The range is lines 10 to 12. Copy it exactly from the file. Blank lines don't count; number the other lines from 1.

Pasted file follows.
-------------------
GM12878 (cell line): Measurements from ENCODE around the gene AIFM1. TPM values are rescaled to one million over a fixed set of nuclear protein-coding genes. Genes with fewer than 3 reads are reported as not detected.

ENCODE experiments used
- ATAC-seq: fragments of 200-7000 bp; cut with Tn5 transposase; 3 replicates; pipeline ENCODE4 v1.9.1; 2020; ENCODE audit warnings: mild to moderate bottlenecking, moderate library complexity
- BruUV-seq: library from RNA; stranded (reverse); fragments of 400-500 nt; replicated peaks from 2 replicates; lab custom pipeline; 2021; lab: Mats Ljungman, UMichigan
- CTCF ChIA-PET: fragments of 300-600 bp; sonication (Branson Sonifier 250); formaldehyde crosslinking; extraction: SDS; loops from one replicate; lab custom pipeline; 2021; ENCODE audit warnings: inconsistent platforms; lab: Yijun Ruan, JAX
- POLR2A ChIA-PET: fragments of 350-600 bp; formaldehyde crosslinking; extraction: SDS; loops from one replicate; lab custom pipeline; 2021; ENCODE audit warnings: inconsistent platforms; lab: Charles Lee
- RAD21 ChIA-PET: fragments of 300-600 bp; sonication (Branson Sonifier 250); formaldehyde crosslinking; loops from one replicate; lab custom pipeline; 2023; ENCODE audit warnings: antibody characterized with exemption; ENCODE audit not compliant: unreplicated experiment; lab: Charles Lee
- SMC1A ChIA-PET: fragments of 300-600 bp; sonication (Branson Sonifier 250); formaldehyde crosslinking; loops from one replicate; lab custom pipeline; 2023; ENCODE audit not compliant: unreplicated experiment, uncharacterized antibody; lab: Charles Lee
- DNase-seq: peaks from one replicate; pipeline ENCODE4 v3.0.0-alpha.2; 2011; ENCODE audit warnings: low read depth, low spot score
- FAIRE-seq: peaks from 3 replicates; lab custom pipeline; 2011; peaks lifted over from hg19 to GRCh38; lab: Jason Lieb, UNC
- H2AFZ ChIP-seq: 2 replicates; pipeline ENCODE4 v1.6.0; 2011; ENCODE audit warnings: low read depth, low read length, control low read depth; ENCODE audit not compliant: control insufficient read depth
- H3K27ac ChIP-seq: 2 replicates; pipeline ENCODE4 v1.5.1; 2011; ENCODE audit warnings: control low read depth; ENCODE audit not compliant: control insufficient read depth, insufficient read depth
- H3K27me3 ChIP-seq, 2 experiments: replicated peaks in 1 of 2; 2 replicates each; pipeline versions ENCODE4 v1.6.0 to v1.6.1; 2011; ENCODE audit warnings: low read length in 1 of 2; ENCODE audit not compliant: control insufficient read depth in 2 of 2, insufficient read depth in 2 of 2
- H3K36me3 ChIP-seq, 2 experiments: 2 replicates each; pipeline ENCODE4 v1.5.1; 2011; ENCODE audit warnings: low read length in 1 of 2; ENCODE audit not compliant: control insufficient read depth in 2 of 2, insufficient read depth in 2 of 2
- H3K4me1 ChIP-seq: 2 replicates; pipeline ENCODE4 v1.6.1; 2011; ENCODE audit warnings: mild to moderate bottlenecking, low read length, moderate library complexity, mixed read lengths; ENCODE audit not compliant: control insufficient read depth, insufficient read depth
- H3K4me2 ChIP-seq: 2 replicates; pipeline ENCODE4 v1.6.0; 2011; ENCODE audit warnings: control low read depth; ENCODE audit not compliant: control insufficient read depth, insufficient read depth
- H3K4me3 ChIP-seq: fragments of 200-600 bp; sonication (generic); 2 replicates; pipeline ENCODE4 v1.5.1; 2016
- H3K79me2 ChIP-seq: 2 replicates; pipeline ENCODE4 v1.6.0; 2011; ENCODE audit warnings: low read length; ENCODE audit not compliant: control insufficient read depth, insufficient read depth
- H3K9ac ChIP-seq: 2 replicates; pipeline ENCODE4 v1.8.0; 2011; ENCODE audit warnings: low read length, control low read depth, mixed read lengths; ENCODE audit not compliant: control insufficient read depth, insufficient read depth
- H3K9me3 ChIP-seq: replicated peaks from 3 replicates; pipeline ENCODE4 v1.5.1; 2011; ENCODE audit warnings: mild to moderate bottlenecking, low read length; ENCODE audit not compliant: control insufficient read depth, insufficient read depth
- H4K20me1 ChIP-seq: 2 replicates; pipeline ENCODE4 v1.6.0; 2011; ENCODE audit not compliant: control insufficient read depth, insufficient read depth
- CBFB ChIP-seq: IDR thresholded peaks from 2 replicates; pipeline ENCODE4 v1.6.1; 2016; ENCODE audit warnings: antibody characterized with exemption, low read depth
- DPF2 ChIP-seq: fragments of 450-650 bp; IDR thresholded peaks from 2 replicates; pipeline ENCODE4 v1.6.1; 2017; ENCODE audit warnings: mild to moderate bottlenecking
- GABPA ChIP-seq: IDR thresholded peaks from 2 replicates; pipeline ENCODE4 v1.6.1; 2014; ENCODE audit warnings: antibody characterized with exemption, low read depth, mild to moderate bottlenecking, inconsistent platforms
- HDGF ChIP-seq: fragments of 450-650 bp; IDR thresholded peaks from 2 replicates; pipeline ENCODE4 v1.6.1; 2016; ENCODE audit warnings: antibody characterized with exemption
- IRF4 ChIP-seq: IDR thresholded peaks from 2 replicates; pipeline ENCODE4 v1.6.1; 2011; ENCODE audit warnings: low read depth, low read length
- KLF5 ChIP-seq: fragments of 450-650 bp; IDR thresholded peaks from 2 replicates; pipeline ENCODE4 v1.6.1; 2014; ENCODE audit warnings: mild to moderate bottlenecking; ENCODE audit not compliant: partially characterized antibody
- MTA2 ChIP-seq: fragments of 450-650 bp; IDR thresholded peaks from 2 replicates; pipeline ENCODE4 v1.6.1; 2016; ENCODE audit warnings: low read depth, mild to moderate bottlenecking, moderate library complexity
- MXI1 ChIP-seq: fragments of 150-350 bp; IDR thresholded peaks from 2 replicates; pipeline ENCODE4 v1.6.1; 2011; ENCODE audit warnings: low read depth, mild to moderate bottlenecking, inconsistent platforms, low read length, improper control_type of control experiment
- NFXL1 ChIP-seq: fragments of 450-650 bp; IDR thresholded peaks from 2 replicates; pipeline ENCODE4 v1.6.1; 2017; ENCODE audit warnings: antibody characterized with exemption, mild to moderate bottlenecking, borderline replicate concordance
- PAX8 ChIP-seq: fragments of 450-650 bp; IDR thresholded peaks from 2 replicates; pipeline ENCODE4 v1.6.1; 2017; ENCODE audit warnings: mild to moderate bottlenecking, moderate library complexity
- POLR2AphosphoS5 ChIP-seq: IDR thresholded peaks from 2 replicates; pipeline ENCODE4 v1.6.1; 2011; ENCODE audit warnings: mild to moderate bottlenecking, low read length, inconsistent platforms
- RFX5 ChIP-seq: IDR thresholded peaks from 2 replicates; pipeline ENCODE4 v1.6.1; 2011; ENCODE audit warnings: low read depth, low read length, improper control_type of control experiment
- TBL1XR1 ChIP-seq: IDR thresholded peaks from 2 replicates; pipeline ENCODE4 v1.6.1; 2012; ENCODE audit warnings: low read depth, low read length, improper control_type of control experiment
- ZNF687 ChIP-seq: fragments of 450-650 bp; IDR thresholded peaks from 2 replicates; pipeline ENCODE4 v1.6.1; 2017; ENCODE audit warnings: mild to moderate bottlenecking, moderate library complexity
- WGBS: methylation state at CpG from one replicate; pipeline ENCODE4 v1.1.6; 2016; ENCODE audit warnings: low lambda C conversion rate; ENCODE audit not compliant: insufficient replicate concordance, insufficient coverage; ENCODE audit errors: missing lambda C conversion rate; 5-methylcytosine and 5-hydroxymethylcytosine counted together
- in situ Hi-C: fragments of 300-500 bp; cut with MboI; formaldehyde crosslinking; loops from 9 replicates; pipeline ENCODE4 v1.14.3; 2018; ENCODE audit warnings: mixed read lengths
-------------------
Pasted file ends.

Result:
- FAIRE-seq: peaks from 3 replicates; lab custom pipeline; 2011; peaks lifted over from hg19 to GRCh38; lab: Jason Lieb, UNC
- H2AFZ ChIP-seq: 2 replicates; pipeline ENCODE4 v1.6.0; 2011; ENCODE audit warnings: low read depth, low read length, control low read depth; ENCODE audit not compliant: control insufficient read depth
- H3K27ac ChIP-seq: 2 replicates; pipeline ENCODE4 v1.5.1; 2011; ENCODE audit warnings: control low read depth; ENCODE audit not compliant: control insufficient read depth, insufficient read depth